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SIR SAMUEL WHITE BAKER
CYPRUS AS I SAW IT IN 1879
page 376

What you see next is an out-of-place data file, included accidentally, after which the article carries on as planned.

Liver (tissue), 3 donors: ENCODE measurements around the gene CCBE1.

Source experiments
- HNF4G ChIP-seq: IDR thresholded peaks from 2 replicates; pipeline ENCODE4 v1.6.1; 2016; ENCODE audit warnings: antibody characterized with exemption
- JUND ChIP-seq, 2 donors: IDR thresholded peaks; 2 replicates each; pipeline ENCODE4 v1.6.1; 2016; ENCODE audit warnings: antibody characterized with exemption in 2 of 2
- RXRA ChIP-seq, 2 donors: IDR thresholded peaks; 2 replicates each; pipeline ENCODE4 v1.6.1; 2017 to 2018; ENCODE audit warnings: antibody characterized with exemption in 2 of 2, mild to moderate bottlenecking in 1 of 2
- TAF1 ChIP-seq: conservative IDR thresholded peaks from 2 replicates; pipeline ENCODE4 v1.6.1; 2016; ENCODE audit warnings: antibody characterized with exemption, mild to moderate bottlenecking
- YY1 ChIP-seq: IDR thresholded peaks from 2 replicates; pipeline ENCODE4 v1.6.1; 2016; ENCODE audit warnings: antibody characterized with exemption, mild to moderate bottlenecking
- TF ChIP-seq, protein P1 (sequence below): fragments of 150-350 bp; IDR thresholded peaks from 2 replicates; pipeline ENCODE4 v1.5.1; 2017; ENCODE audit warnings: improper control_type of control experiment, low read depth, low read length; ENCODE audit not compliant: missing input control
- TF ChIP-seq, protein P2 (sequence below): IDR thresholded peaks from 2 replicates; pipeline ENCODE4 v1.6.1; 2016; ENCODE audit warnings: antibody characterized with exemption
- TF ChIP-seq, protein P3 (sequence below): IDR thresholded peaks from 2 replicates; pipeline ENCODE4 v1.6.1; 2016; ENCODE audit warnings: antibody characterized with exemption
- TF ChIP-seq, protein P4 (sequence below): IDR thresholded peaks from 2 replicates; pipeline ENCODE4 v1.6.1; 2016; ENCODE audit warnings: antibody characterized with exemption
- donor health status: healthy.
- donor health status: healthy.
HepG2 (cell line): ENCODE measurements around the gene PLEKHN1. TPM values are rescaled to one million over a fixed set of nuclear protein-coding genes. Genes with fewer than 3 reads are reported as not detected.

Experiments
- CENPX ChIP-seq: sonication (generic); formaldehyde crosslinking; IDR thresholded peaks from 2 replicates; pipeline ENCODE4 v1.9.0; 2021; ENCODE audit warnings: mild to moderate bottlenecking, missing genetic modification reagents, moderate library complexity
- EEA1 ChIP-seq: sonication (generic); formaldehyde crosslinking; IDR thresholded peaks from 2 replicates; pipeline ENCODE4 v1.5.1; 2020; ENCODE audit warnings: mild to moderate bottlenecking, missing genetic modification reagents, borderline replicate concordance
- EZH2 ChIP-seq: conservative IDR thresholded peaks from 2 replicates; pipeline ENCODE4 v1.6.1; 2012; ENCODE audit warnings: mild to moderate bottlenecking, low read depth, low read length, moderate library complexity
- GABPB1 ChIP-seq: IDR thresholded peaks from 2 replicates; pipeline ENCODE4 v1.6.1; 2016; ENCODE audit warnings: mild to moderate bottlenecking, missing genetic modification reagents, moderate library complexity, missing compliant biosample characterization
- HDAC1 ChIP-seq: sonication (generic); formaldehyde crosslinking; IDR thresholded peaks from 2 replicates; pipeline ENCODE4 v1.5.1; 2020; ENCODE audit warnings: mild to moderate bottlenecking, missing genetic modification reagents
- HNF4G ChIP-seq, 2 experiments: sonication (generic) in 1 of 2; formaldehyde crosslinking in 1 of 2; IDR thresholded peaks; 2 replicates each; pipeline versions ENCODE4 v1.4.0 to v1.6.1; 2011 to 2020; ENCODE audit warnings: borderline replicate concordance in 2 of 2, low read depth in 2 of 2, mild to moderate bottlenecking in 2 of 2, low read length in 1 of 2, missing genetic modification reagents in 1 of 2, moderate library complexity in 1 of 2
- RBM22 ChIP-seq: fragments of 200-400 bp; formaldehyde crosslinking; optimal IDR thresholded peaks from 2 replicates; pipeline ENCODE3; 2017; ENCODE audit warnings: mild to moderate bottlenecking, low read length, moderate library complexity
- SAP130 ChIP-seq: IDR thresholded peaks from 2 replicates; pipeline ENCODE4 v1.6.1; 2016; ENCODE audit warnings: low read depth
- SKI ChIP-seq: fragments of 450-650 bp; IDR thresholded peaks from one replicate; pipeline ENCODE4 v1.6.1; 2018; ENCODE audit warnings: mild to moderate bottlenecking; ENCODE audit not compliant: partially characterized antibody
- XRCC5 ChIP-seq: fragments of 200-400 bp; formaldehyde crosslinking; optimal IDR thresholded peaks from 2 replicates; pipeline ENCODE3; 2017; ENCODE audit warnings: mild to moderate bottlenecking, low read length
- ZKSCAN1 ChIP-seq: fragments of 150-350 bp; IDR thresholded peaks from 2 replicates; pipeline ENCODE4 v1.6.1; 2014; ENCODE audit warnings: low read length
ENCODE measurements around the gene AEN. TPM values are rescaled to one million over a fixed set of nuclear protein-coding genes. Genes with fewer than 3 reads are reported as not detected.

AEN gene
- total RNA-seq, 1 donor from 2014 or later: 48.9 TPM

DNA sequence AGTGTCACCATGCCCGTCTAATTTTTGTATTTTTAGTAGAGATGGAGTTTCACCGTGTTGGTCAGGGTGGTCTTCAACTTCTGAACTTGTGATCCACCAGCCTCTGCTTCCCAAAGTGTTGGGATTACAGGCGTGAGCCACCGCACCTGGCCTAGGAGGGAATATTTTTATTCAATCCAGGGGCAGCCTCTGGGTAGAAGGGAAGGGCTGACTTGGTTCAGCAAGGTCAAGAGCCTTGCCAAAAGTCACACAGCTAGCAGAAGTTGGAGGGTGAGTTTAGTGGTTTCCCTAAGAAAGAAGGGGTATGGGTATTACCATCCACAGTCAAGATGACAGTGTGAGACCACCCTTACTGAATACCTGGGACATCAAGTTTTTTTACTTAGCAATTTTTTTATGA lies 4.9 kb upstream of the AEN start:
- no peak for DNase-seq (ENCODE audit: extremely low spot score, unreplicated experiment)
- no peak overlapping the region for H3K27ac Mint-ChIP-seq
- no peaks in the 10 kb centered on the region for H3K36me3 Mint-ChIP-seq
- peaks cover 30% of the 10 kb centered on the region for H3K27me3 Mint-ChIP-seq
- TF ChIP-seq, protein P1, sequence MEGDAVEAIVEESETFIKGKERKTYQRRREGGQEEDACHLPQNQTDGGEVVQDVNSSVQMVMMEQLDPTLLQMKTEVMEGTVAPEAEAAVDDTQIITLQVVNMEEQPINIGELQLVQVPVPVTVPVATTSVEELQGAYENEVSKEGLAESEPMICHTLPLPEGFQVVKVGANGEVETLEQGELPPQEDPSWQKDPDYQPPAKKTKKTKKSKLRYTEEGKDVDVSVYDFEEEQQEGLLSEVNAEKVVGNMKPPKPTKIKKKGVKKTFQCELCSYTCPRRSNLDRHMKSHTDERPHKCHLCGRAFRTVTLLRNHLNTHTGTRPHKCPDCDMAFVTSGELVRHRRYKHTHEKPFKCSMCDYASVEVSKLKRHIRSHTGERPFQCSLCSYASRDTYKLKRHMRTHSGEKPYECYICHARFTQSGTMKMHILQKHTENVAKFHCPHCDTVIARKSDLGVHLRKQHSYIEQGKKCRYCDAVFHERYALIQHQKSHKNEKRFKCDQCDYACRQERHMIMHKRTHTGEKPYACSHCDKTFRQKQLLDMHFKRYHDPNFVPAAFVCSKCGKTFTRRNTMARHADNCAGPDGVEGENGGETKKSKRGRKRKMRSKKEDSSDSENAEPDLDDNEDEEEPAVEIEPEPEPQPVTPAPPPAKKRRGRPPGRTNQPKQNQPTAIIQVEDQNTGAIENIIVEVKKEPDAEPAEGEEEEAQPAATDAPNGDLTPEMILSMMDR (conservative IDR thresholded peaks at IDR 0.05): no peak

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I should probably have the natural failing- of enforcing my own opinions; but from many years' experience I have come to the conclusion that the inhabitants of a country are generally better qualified than strangers for giving practical opinions upon their own locations. There is plenty of intelligence in Cyprus ; the people are not savages, but their fault is poverty, the natural inheritance of Turkish rule ; and we, the English, have the power to make them rich, and to restore the ancient importance of the island. In England, at the time that I am writing, money is not worth 2 per cent, owing to the general depression of trade ; the moneymarket has been in this plethoric or dropsical state for the last three years, and there appears to be no hope upon the commercial horizon of a favourable change. In Cyprus the resources are great, but the capital is wanting, and the strange anomaly is presented that the exchange of the British for the Turkish flag has not increased public confidence. Something must be done to change the present stupor ; if Cypriotes were Candians (Cretans) their voices would be forcibly heard, and the Turkish rule beneath the British uniform would be quickly overthrown. The Cypriote, down-trodden for centuries, is like sodden tinder that will not awaken to the spark : he is what is called " easily governed ; " which means .an abject race, in which all noble aspirations have been stamped out by years of unremitting oppression and injustice ; still, like the Cyprian ox, he ploughs the ground. It is the earth alone that yields the world's wealth : if we have no other thoughts but avarice, let us treat the Cypriote as we should his animal, and make him a wealthproducer. England has acquired the reputation of the civiliser of the world ; it is in this character that

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